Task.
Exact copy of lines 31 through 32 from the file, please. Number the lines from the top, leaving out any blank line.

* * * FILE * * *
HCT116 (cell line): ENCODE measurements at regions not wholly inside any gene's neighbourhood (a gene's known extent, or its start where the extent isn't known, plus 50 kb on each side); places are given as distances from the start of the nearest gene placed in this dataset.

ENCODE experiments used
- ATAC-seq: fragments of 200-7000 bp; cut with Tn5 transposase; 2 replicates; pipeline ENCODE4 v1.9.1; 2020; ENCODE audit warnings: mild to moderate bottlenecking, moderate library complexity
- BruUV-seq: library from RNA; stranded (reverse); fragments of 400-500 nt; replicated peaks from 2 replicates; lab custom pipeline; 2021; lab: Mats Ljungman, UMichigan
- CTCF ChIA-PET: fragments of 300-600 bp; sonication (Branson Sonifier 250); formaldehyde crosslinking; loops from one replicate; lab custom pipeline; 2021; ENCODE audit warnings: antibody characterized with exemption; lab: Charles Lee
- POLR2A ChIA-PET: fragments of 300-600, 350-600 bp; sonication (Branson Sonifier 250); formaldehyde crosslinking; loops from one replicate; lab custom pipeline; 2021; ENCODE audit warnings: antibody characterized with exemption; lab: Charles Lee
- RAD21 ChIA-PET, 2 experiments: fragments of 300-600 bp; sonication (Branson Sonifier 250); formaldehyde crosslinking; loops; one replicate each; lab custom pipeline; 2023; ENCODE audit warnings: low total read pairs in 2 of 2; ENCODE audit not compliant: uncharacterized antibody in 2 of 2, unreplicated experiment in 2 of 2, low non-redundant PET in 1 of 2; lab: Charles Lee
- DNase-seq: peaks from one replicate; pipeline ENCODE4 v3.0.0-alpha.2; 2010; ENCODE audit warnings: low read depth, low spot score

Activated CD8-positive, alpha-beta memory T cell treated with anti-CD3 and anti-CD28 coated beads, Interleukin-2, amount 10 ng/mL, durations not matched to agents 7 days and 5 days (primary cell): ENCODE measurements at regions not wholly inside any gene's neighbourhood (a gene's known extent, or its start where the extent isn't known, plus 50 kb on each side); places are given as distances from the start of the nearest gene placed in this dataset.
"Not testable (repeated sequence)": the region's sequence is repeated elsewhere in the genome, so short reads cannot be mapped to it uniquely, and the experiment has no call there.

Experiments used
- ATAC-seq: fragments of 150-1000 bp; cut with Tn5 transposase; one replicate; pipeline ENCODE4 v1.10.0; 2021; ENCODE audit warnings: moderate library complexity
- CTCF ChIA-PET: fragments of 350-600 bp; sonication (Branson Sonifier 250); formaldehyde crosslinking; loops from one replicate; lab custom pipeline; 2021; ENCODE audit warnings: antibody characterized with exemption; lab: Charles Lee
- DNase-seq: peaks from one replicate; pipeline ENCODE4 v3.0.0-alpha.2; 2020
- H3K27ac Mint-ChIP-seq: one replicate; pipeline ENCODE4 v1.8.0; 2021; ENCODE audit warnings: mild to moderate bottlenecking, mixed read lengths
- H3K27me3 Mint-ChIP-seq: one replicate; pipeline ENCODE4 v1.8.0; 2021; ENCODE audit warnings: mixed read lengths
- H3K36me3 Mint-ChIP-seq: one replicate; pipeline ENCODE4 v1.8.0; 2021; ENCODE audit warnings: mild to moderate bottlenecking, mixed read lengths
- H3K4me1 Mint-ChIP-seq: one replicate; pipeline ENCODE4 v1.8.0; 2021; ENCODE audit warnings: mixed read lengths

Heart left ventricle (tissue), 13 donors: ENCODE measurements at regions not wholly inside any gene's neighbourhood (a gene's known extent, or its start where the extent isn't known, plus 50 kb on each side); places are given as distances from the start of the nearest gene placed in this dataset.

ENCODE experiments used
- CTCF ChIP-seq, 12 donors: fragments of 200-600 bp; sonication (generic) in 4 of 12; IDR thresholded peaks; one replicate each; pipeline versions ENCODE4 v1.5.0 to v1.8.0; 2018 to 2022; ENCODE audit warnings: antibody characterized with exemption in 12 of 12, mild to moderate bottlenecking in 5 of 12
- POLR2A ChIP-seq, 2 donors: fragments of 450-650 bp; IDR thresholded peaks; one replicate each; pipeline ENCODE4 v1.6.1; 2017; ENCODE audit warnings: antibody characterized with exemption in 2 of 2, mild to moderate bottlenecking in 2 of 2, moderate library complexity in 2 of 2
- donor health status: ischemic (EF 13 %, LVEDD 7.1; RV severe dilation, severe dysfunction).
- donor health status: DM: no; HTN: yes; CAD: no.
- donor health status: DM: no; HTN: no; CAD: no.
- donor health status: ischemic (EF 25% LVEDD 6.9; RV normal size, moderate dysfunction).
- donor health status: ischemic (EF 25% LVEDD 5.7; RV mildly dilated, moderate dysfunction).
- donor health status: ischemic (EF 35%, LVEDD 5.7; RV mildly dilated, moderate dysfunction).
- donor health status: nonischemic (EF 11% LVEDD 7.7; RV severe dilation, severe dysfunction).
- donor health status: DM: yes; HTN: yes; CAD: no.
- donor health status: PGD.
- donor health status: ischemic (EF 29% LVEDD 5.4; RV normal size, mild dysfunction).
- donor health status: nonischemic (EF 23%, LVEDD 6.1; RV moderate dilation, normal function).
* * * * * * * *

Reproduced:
- donor health status: PGD.
- donor health status: ischemic (EF 29% LVEDD 5.4; RV normal size, mild dysfunction).